And the beat goes on…

Elephant crossing the river in a shallow area.

“Sighting of the Day in the Bush”

A visitor to our birdfeeder is always welcome.

For the first time since returning from the hospital last Wednesday, I was alone this morning while Tom went to the pharmacy and Spar market for a few items. At the moment we have no water…power, yes? Water? No.   

Eskom, the power company, has cut back on load shedding for the time being. We haven’t had a power outage in more than a week other than for a few minute outage here and there. But, the water…that’s another matter.  

Male impalas grazing at the river’s edge.

Before we arrived in Marloth Park in February 2018, some areas were out of water for five weeks. Gee, we don’t want to have to deal with this type of issue, especially now. It’s hard to imagine how permanent residents managed without water for such an extended period.

I can’t believe I’m saying this, but I’m looking forward to moving on in 32 days. I only need to get well enough for a long travel day. Once we arrive and get settled in Ireland, I will continue to recover amid our travels and research on Tom’s ancestry.  

We don’t recognize this particular warthog who took a rest in the dark.

It will be wonderful to get my mind off of medical treatments, medical bills, and the products and supplies associated with my recovery. This has been a long haul, beginning at the end of January.

In the interim, I cannot spend any time on the veranda since there is nowhere I can sit with my feet up. I am not allowed to sit in a chair. Of course, I’m diligently following all of the doctor’s orders to ensure my recovery.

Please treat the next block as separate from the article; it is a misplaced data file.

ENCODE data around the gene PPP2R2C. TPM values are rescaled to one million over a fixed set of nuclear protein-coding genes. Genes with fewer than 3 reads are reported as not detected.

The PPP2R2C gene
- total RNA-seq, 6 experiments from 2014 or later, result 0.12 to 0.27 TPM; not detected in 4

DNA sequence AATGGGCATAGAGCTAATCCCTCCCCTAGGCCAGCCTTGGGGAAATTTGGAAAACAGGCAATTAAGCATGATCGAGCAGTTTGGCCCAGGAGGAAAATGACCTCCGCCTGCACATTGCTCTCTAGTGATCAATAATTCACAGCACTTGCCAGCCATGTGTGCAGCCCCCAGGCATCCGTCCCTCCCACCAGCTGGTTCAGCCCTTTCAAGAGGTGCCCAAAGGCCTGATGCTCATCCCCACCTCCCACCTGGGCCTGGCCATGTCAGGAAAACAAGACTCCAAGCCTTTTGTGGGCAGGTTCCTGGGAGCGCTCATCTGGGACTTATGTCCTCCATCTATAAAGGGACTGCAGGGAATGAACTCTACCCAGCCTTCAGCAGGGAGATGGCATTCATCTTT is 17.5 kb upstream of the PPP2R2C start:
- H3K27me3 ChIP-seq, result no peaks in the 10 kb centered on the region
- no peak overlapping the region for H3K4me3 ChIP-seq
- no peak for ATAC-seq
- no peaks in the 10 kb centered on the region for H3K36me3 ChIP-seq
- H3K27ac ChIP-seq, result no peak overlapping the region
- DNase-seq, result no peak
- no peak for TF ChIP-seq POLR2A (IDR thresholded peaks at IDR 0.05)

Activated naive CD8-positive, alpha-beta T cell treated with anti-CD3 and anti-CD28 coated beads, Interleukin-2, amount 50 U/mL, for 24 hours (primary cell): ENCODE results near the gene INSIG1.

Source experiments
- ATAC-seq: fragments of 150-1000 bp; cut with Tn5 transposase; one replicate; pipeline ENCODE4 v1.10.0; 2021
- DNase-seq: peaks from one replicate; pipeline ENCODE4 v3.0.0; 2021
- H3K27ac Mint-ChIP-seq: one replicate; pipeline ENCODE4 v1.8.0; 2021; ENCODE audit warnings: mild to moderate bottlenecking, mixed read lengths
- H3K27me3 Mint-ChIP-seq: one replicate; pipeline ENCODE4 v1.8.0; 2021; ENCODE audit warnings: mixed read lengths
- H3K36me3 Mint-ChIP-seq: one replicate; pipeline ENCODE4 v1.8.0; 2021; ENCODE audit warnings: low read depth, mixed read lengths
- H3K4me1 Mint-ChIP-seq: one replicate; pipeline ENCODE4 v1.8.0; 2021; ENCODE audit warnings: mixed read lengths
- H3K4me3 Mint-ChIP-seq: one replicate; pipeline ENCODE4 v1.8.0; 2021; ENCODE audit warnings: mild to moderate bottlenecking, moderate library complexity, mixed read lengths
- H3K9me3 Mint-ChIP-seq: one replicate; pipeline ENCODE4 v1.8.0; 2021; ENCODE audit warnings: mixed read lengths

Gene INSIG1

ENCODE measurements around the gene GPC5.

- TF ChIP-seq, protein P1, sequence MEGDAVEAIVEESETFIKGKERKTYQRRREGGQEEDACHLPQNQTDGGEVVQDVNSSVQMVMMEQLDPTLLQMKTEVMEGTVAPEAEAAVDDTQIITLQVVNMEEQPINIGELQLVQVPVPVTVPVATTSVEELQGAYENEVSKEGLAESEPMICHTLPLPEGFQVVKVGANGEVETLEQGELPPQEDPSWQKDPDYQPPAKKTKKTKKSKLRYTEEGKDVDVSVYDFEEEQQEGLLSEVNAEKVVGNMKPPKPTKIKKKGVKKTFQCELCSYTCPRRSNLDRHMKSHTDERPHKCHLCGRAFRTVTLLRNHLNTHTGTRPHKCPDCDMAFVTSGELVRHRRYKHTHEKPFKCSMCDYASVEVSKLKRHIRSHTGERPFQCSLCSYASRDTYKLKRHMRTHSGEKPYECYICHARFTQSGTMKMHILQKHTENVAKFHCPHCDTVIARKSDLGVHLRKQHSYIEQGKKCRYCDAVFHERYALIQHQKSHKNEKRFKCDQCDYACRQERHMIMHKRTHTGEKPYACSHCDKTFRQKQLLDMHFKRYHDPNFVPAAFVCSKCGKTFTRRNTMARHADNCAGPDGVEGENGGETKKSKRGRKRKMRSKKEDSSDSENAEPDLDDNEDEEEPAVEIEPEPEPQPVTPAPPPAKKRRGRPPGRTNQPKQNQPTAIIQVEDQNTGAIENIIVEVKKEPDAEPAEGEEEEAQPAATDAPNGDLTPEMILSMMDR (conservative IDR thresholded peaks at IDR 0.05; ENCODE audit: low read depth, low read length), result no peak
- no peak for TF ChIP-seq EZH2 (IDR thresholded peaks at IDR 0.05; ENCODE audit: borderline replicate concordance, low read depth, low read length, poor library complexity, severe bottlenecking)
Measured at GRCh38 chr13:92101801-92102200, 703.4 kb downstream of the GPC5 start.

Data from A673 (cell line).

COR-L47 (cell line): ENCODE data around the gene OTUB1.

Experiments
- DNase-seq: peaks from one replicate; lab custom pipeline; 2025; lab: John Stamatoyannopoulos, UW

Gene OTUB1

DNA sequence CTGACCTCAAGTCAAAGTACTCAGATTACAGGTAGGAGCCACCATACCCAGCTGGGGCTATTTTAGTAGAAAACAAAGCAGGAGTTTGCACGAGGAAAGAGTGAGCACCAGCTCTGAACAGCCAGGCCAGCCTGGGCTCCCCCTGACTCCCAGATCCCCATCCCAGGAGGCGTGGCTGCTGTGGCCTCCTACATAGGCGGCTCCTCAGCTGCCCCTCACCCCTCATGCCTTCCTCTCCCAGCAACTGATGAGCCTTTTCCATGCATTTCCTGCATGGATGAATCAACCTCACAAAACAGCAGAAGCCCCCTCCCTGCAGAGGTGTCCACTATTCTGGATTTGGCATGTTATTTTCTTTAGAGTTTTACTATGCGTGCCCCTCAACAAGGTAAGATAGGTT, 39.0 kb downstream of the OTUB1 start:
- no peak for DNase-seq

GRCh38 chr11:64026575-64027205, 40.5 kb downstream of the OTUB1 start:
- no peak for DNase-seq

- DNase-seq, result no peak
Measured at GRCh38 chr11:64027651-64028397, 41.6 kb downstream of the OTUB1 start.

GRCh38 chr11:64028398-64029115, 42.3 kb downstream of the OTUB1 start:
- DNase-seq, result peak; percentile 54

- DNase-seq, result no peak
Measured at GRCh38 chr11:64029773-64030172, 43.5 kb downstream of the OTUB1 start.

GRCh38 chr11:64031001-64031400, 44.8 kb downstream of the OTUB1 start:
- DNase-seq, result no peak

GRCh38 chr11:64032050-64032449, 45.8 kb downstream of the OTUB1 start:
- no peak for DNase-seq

Lone elephant crossing the road in Kruger.

Tom opens the big front doors wide and has removed any obstacles that could impede my view of visiting wildlife while I’m on the sofa in the lounge with my feet on pillows.  

Unfortunately, I can’t see the shorter animals from this spot, like my favorites, warthogs, and others. But, Tom tells me exactly what’s transpiring and takes photos. I haven’t laid eyes on Little in weeks, but he comes almost every day.  I call out to him so he can at least hear my voice.

Elephant and waterbuck were enjoying the Crocodile River.

Tom continues to toss out pellets to all the visitors, but we no longer toss carrots and apples. I didn’t want to burden Tom with the responsibility of cutting the fruit and veg each day. Plus, he doesn’t miss them as quickly as I do, as I did.

A lot has changed around here in the past few months. I am useless to perform even the most minor household tasks when I have to be reclining with my feet up.  

Elephants in the tall grass.

But, somehow, we’re getting through it all. Amidst all the challenges, we’re optimistic and remain hopeful for the future. Life isn’t always how we’d like it to be, and some situations such as these have been beyond our control. All we can do is work toward the goal of good health and harmony.

Thank you for being on this journey with us. In a little over a month, it should pivot back to our lives of world travel, possessing a passion for our surroundings and embracing the adventures before us.

An elephant family grazing in the bush.

Photo from one year ago today, April 9, 2018:

Our beloved dog WorldWideWillie passed away on April 9, 2011, nine months before we decided to travel the world. During his last 17 days of life, this is Wille resting on our bed with his favorite toys; Tiger Woods (in the forefront) and Fred Flinstone behind his head. At night, he’d always use his pet steps while carrying these toys up onto the bed with him. Be well. For more, please click here.

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